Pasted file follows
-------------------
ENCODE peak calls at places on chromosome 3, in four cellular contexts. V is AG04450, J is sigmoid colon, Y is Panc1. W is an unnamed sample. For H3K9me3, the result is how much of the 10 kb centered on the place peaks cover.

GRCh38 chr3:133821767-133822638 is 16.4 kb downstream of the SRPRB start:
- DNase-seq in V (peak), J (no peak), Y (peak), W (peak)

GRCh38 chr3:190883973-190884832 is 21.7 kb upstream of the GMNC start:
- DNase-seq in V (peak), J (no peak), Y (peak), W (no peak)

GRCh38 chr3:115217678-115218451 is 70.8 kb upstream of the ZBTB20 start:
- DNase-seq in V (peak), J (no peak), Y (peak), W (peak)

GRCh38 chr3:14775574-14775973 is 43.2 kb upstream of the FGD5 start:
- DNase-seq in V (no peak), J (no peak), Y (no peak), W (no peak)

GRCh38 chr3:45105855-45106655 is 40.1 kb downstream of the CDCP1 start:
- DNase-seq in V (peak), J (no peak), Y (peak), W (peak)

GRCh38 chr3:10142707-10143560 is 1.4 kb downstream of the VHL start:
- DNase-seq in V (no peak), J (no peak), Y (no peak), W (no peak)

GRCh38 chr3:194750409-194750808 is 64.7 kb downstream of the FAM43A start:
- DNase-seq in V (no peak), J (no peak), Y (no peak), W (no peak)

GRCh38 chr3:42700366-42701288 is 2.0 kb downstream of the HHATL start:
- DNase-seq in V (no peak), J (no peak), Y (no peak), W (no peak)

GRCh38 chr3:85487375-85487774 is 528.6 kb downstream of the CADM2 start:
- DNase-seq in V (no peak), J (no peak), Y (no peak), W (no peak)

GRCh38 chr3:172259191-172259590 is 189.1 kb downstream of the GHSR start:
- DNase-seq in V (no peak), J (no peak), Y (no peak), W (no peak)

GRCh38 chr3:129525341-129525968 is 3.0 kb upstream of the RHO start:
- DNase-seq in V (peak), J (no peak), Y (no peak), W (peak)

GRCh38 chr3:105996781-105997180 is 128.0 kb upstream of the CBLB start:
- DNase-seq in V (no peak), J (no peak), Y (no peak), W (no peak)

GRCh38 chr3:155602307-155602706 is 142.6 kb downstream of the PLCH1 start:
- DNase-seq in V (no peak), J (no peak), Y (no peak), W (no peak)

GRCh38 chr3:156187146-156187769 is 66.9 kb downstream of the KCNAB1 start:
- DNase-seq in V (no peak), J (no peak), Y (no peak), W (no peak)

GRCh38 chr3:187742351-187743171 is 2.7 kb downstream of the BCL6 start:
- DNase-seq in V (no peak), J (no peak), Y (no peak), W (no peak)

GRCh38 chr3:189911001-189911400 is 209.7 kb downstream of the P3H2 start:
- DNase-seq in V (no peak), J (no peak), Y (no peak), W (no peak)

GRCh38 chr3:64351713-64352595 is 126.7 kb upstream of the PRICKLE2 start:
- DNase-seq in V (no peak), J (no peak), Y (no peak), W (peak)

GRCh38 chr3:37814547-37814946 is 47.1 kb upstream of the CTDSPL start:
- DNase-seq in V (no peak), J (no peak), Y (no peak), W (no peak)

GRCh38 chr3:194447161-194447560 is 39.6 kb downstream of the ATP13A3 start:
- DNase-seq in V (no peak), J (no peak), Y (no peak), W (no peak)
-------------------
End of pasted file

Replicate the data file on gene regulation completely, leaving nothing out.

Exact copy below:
ENCODE peak calls at places on chromosome 3, in four cellular contexts. V is AG04450, J is sigmoid colon, Y is Panc1. W is an unnamed sample. For H3K9me3, the result is how much of the 10 kb centered on the place peaks cover.

GRCh38 chr3:133821767-133822638 is 16.4 kb downstream of the SRPRB start:
- DNase-seq in V (peak), J (no peak), Y (peak), W (peak)

GRCh38 chr3:190883973-190884832 is 21.7 kb upstream of the GMNC start:
- DNase-seq in V (peak), J (no peak), Y (peak), W (no peak)

GRCh38 chr3:115217678-115218451 is 70.8 kb upstream of the ZBTB20 start:
- DNase-seq in V (peak), J (no peak), Y (peak), W (peak)

GRCh38 chr3:14775574-14775973 is 43.2 kb upstream of the FGD5 start:
- DNase-seq in V (no peak), J (no peak), Y (no peak), W (no peak)

GRCh38 chr3:45105855-45106655 is 40.1 kb downstream of the CDCP1 start:
- DNase-seq in V (peak), J (no peak), Y (peak), W (peak)

GRCh38 chr3:10142707-10143560 is 1.4 kb downstream of the VHL start:
- DNase-seq in V (no peak), J (no peak), Y (no peak), W (no peak)

GRCh38 chr3:194750409-194750808 is 64.7 kb downstream of the FAM43A start:
- DNase-seq in V (no peak), J (no peak), Y (no peak), W (no peak)

GRCh38 chr3:42700366-42701288 is 2.0 kb downstream of the HHATL start:
- DNase-seq in V (no peak), J (no peak), Y (no peak), W (no peak)

GRCh38 chr3:85487375-85487774 is 528.6 kb downstream of the CADM2 start:
- DNase-seq in V (no peak), J (no peak), Y (no peak), W (no peak)

GRCh38 chr3:172259191-172259590 is 189.1 kb downstream of the GHSR start:
- DNase-seq in V (no peak), J (no peak), Y (no peak), W (no peak)

GRCh38 chr3:129525341-129525968 is 3.0 kb upstream of the RHO start:
- DNase-seq in V (peak), J (no peak), Y (no peak), W (peak)

GRCh38 chr3:105996781-105997180 is 128.0 kb upstream of the CBLB start:
- DNase-seq in V (no peak), J (no peak), Y (no peak), W (no peak)

GRCh38 chr3:155602307-155602706 is 142.6 kb downstream of the PLCH1 start:
- DNase-seq in V (no peak), J (no peak), Y (no peak), W (no peak)

GRCh38 chr3:156187146-156187769 is 66.9 kb downstream of the KCNAB1 start:
- DNase-seq in V (no peak), J (no peak), Y (no peak), W (no peak)

GRCh38 chr3:187742351-187743171 is 2.7 kb downstream of the BCL6 start:
- DNase-seq in V (no peak), J (no peak), Y (no peak), W (no peak)

GRCh38 chr3:189911001-189911400 is 209.7 kb downstream of the P3H2 start:
- DNase-seq in V (no peak), J (no peak), Y (no peak), W (no peak)

GRCh38 chr3:64351713-64352595 is 126.7 kb upstream of the PRICKLE2 start:
- DNase-seq in V (no peak), J (no peak), Y (no peak), W (peak)

GRCh38 chr3:37814547-37814946 is 47.1 kb upstream of the CTDSPL start:
- DNase-seq in V (no peak), J (no peak), Y (no peak), W (no peak)

GRCh38 chr3:194447161-194447560 is 39.6 kb downstream of the ATP13A3 start:
- DNase-seq in V (no peak), J (no peak), Y (no peak), W (no peak)